As some of you know I traveled to Iran in early January for a scientific meeting in Isfahan, a city of around 2 million about five hours' drive south of Tehran. I have not posted about my trip save for a brief description about the meeting on 10 -11 January over at my WaterWired blog.
This post deals with the 'graphic memoir' Persepolis: The Story of a Childhood, written by Marjane (Marji) Satrapi, an Iranian born in 1969 who now lives in Paris. I read the book after I returned from my trip. It was a revelation.
In the book she recounts her childhood from just before the 1979 Islamic Revolution till about 1984. At that time, during the Iran-Iraq War, her parents sent her to high school in Vienna.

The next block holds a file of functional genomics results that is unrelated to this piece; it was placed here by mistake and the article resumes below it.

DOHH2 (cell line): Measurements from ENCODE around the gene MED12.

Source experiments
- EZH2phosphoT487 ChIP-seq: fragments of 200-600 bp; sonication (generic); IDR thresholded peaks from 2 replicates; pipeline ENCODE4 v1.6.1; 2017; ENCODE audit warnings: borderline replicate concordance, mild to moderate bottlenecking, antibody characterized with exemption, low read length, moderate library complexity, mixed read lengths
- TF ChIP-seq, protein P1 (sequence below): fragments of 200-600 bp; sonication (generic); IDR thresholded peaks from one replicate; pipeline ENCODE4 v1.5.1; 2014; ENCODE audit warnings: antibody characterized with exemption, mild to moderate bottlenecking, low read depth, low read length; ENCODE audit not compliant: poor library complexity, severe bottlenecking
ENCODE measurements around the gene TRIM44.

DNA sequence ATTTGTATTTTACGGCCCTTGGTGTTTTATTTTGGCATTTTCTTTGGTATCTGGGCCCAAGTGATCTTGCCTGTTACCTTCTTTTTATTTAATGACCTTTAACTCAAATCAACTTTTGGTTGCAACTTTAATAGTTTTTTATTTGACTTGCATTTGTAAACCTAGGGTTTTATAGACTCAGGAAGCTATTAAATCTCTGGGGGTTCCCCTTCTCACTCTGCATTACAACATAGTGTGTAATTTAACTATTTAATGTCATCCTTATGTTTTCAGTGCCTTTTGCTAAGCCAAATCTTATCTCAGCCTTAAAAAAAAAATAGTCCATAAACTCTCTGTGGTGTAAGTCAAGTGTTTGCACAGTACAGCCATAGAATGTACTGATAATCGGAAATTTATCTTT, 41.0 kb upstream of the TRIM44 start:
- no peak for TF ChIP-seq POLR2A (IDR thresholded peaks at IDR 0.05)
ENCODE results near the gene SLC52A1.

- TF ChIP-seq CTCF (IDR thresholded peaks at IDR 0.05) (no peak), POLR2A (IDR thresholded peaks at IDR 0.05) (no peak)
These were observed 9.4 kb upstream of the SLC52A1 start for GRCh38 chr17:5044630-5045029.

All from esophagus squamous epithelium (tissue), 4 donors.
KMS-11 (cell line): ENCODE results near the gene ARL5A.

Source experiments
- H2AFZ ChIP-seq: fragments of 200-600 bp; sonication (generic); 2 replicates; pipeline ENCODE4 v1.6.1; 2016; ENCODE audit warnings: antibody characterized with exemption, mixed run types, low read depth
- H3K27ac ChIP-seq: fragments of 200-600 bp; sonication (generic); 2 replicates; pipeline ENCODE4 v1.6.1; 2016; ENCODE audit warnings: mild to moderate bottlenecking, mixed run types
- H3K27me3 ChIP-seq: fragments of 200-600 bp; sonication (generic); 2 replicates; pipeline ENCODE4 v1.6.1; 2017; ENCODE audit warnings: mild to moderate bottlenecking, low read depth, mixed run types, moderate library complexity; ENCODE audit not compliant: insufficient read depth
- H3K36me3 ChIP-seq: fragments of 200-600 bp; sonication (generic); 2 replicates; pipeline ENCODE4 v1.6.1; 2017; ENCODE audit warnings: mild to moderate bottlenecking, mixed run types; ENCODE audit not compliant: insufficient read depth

The book is absolutely delightful. Some would call this a children's book or a comic book, and that's fine with me. Satrapi was a terribly precocious, bright, and observant child and her comments on life in Iran during the turmoil are remarkable and insightful. She's not a fan of the Islamic state, and that comes through without polemics - she just describes what happens (usually stupid things) and the reader can draw his or her own conclusions. In case you're wondering, the Shah - Mohammad Reza Shah Pahlavi - doesn't come off as a great guy. Yeah, he started out doing some good things - women's suffrage, among others - but he became a despot. Still, he was the 'USA's despot' so he was okay.
The illustrations are simple and add much to the story.
The book was also made into a movie.
I also just discovered that there is a Persepolis 2: The Story of a Return, another graphic memoir that deals with Satrapi's life in Vienna and her return to Iran. It's already on my bookshelf.
"The real war is not between the West and the East. The real war is between intelligent and stupid people." - Marjane Satrapi